This year Montanans have an opportunity to elect someone to Congress who will put our interests first. At a time when we see laws and policies instituted that benefit the few at the expense of the majority, we are fortunate to have the opportunity to elect a candidate, Franke Wilmer, to Congress who will work to represent the majority of Montanans.
Coming from a modest background, Franke often worked two jobs simultaneously while finishing college. Today, she’s a professor of Political Science and International Relations at Montana State University as well as the representative for District 64 in the Montana House. Franke served as Speaker Pro Tem during her second term and was appointed by Gov. Brian Schweitzer as chair of the Montana Human Rights Commission.
Franke understands the need for good, sustainable jobs and affordable healthcare and that the protection of the rights and benefits of retirees are of critical importance to Montanans.
She believes that a strong economy should provide people with economic security and that framing the issue as a choice between economic growth that provides good sustainable jobs or environmental protection is a false choice.
She is a strong supporter of public education and believes that education is both an investment in our economic future and is fundamental to a functioning democracy.
With the numerous challenges we presently face as both Americans and Montanans, Franke Wilmer stands out as the candidate who has the background, the demonstrated record and the position on issues to best represent us in the U.S. Congress in order that we can meet these challenges for ourselves, our state and our country.
I am writing in support of Lou Ann Crowley, who is running for the legislature from District 94. Unlike her opponent, Ellie Hill, Lou Ann is thoughtful and deliberative. She has worked in local government and for nonprofit organizations. She has been a community activist who has not alienated large numbers of constituents. She is a calm voice who accomplishes a lot—truly something we need in our legislature.
There is more to being an effective legislator than being highly rated by various organizations and unions—all of which do many good things. However, I prefer a legislator who thinks for herself. It is, of course, admirable to be opposed to the corrupting influence of corporate money in campaigns. However, the time and energy spent advocating for Congress to do something about this might be spent more productively by working diligently to convince colleagues to concentrate on legislation that makes an immediate, positive impact on the state of Montana.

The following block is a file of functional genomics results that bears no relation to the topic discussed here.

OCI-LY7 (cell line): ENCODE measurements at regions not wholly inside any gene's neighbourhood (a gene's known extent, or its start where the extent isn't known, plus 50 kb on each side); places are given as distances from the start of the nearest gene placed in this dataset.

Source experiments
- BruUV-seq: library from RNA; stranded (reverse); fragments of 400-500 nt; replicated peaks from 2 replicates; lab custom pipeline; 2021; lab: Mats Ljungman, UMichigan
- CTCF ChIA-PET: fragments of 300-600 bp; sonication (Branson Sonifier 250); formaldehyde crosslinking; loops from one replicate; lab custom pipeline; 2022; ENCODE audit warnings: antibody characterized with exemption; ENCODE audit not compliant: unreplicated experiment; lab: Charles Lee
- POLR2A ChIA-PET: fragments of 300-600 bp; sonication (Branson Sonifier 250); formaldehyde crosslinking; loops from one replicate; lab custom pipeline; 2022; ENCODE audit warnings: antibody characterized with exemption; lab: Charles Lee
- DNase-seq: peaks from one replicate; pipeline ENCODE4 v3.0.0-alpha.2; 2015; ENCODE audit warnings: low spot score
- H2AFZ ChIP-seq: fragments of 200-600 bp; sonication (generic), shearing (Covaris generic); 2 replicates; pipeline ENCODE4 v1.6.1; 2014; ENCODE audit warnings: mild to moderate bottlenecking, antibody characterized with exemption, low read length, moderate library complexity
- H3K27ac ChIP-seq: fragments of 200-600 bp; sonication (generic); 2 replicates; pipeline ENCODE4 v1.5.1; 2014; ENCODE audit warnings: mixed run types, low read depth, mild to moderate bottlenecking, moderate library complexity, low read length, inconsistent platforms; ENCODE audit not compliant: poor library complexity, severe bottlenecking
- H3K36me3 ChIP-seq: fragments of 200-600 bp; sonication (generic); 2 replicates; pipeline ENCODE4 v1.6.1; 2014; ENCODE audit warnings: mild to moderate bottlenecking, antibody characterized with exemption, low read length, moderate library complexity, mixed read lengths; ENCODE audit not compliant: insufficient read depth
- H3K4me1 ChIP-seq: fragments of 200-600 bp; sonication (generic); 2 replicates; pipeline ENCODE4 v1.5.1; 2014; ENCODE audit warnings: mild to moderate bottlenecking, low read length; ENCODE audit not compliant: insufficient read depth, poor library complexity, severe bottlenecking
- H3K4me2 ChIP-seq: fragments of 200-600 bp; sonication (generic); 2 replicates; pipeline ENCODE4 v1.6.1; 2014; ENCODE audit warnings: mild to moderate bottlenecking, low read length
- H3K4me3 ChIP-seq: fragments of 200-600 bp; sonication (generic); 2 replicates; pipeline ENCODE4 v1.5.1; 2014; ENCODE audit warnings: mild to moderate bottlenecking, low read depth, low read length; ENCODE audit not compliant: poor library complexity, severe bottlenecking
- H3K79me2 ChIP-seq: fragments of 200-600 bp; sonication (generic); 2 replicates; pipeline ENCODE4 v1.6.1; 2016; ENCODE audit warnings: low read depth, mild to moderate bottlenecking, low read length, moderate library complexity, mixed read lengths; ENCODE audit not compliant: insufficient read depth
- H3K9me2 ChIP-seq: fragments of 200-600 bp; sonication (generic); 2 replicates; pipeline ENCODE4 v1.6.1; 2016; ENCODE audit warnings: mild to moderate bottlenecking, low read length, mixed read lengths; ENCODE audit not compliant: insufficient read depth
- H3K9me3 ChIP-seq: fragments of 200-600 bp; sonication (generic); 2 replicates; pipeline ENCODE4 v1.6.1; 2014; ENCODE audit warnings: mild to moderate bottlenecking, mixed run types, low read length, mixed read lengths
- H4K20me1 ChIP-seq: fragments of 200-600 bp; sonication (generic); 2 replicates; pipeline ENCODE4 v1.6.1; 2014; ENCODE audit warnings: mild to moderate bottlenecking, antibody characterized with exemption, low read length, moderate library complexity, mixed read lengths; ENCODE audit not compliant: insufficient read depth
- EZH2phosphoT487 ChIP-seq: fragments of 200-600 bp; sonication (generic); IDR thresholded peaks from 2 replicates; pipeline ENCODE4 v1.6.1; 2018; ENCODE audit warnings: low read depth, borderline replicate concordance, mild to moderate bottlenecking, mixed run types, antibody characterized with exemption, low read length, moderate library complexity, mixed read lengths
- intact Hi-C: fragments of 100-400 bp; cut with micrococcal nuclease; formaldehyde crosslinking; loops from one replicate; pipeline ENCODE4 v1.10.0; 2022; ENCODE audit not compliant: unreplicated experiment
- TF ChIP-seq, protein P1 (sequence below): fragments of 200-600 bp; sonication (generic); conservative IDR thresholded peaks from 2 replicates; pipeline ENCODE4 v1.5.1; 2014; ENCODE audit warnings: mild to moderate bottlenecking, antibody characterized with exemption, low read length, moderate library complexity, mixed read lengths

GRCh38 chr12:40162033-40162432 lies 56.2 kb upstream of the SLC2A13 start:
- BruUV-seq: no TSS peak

Perhaps some of the effectiveness of a legislator can be measured by the number of bills the legislator introduced that passed. Hill introduced five bills in the last session, none of which passed.
As a delegate to the 1972 Montana State Constitutional Convention, I know that we were extremely idealistic in the amount of faith we placed in our legislature. We expected our legislators to produce heroic outcomes for the good of the state. This can happen only when we elect professional, thoughtful, intelligent, civil, dedicated people to do this Herculean task. Clearly, this did not happen in the last session, one of the most fractious in recent memory.
We need a person with personal integrity to represent us in the legislature. We need someone who Listens. We need someone who Organizes her thoughts. We need someone who Understands the issues. We need someone who Analyzes the options and Never Neglects her constituents. We need Lou Ann Crowley in the legislature.
While the rapes of women by University of Montana football players are finally being uncovered, hype for the Griz team continues full blast in the media. Griz fans and university students who don’t wish to cheer on this program can vote with their feet and simply boycott the games.
I came here for a better life—freedom. It is not my wish to oppose any law or the ideas of the people who were born and raised here. I always follow the laws of the land, as long as it won’t harm the place where we live.